A couple of years ago, the company was still revelling in its power. By collecting vast quantities of information about its users, it allows advertisers to target people with precision—a business model that earns Facebook more ad revenue in a year than all American newspapers combined. Zuckerberg was spending much of his time conferring with heads of state and unveiling plans of fantastical ambition, such as building giant drones that would beam free Internet (including Facebook) into developing countries. He enjoyed extraordinary control over his company; in addition to his positions as chairman and C.E.O., he controlled about sixty per cent of shareholder votes, thanks to a special class of stock with ten times the power of ordinary shares. His personal fortune had grown to more than sixty billion dollars. Facebook was one of four companies (along with Google, Amazon, and Apple) that dominated the Internet; the combined value of their stock is larger than the G.D.P. of France.

For years, Facebook had heard concerns about its use of private data and its ability to shape people’s behavior. The company’s troubles came to a head during the Presidential election of 2016, when propagandists used the site to spread misinformation that helped turn society against itself. Some of the culprits were profiteers who gamed Facebook’s automated systems with toxic political clickbait known as “fake news.” In a prime example, at least a hundred Web sites were traced to Veles, Macedonia, a small city where entrepreneurs, some still in high school, discovered that posting fabrications to pro-Donald Trump Facebook groups unleashed geysers of traffic. Fake-news sources also paid Facebook to “microtarget” ads at users who had proved susceptible in the past.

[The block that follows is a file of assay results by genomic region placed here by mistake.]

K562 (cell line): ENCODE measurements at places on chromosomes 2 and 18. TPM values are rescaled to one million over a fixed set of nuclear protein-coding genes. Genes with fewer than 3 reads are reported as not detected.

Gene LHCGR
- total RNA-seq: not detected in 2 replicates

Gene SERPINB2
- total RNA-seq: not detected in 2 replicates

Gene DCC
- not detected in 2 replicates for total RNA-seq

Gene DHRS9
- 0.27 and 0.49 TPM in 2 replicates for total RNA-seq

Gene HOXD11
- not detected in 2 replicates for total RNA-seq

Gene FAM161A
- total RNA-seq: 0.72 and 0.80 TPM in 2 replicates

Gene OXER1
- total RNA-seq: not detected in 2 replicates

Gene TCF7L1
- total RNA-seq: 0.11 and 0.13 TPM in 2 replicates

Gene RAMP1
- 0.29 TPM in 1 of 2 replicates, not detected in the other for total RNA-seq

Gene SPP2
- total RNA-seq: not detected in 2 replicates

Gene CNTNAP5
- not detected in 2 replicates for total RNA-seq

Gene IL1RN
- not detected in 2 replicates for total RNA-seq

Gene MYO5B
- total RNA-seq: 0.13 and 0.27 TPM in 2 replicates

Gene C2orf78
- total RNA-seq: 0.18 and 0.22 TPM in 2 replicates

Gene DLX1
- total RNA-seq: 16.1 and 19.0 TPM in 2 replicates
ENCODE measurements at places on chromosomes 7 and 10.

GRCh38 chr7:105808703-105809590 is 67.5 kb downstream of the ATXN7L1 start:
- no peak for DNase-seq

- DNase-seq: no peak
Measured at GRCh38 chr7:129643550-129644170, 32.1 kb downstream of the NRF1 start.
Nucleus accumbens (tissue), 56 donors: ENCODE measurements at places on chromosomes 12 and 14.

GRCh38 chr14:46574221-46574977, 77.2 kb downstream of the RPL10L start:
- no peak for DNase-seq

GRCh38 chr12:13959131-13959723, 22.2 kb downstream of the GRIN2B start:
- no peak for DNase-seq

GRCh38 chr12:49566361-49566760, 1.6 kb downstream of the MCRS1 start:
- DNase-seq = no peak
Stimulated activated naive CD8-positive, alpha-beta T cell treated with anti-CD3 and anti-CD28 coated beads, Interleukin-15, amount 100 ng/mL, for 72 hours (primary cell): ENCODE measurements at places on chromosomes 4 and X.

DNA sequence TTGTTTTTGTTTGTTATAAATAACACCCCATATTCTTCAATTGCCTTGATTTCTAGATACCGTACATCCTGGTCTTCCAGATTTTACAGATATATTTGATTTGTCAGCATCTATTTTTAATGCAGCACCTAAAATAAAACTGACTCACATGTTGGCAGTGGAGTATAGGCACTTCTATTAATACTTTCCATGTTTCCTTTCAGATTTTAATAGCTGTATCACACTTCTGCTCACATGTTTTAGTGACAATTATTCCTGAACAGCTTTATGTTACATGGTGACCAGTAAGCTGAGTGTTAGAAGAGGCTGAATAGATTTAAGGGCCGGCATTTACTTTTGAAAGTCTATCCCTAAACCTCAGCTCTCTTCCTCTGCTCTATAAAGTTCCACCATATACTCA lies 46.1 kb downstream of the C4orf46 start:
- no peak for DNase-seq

The other culprits, according to U.S. intelligence, were Russian agents who wanted to sow political chaos and help Trump win. In February, Robert Mueller, the special counsel investigating Russia’s role in the election, charged thirteen Russians with an “interference operation” that made use of Facebook, Twitter, and Instagram. The Internet Research Agency, a firm in St. Petersburg working for the Kremlin, drew hundreds of thousands of users to Facebook groups optimized to stoke outrage, including Secured Borders, Blacktivist, and Defend the 2nd. They used Facebook to organize offline rallies, and bought Facebook ads intended to hurt Hillary Clinton’s standing among Democratic voters. (One read “Hillary Clinton Doesn’t Deserve the Black Vote.”) With fewer than a hundred operatives, the I.R.A. achieved an astonishing impact: Facebook estimates that the content reached as many as a hundred and fifty million users.

At the same time, former Facebook executives, echoing a growing body of research, began to voice misgivings about the company’s role in exacerbating isolation, outrage, and addictive behaviors. One of the largest studies, published last year in the American Journal of Epidemiology, followed the Facebook use of more than five thousand people over three years and found that higher use correlated with self-reported declines in physical health, mental health, and life satisfaction. At an event in November, 2017, Sean Parker, Facebook’s first president, called himself a “conscientious objector” to social media, saying, “God only knows what it’s doing to our children’s brains.” A few days later, Chamath Palihapitiya, the former vice-president of user growth, told an audience at Stanford, “The short-term, dopamine-driven feedback loops that we have created are destroying how society works—no civil discourse, no coöperation, misinformation, mistruth.” Palihapitiya, a prominent Silicon Valley figure who worked at Facebook from 2007 to 2011, said, “I feel tremendous guilt. I think we all knew in the back of our minds.” Of his children, he added, “They’re not allowed to use this shit.” (Facebook replied to the remarks in a statement, noting that Palihapitiya had left six years earlier, and adding, “Facebook was a very different company back then.”)